Cortical representations of communication sounds.

Otolaryngology - Head and Neck Surgery, School of Medicine, University of California at San Francisco, San Francisco, California 94143-0732, USA.
Current opinion in otolaryngology & head and neck surgery (Impact Factor: 1.39). 11/2008; 16(5):478-84. DOI: 10.1097/MOO.0b013e32830e6dac
Source: PubMed

ABSTRACT This review summarizes recent research into cortical processing of vocalizations in animals and humans. There has been a resurgent interest in this topic accompanied by an increased number of studies using animal models with complex vocalizations and new methods in human brain imaging. Recent results from such studies are discussed.
Experiments have begun to reveal the bilateral cortical fields involved in communication sound processing and the transformations of neural representations that occur among those fields. Advances have also been made in understanding the neuronal basis of interaction between developmental exposures and behavioral experiences with vocalization perception. Exposure to sounds during the developmental period produces large effects on brain responses, as do a variety of specific trained tasks in adults. Studies have also uncovered a neural link between the motor production of vocalizations and the representation of vocalizations in cortex.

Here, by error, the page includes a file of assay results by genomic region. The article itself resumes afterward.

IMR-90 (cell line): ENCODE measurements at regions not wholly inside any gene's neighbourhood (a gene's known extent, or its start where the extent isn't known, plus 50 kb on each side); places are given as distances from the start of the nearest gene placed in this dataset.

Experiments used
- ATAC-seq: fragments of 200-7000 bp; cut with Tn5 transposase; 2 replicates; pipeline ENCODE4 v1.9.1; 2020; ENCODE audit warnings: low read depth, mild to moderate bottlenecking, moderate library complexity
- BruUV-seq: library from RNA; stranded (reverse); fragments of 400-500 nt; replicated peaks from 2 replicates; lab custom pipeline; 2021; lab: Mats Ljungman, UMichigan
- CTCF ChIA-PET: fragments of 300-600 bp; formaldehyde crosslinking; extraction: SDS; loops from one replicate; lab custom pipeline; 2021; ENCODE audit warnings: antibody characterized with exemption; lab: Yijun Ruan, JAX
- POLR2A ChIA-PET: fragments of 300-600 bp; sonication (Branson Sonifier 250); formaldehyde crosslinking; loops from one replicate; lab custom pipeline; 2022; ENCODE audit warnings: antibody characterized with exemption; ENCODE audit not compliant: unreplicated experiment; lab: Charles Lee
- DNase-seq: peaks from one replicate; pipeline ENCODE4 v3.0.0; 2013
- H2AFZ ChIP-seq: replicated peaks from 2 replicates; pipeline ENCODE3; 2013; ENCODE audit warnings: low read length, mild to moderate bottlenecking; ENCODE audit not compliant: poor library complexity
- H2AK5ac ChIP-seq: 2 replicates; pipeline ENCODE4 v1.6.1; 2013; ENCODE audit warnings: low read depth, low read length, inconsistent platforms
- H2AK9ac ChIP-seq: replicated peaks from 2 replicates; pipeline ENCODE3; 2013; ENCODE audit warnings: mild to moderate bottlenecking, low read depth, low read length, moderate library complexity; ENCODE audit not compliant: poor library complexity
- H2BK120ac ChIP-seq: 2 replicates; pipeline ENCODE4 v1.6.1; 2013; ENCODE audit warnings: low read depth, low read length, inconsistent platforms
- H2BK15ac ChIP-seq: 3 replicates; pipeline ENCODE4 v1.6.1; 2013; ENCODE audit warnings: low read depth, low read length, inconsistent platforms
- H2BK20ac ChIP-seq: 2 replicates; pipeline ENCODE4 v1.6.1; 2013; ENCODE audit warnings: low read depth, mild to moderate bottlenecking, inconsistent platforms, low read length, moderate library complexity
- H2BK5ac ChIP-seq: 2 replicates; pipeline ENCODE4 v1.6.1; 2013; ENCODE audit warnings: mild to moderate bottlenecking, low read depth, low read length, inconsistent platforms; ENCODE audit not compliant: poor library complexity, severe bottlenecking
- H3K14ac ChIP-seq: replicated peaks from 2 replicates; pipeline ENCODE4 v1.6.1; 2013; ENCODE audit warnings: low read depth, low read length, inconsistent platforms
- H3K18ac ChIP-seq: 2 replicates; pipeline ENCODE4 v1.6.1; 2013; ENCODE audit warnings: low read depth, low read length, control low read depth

Parallel experiments in humans and animals are answering important questions about vocalization processing in the central nervous system. This dual approach promises to reveal microscopic, mesoscopic, and macroscopic principles of large-scale dynamic interactions between brain regions that underlie the complex phenomenon of vocalization perception. Such advances will yield a greater understanding of the causes, consequences, and treatment of disorders related to speech processing.

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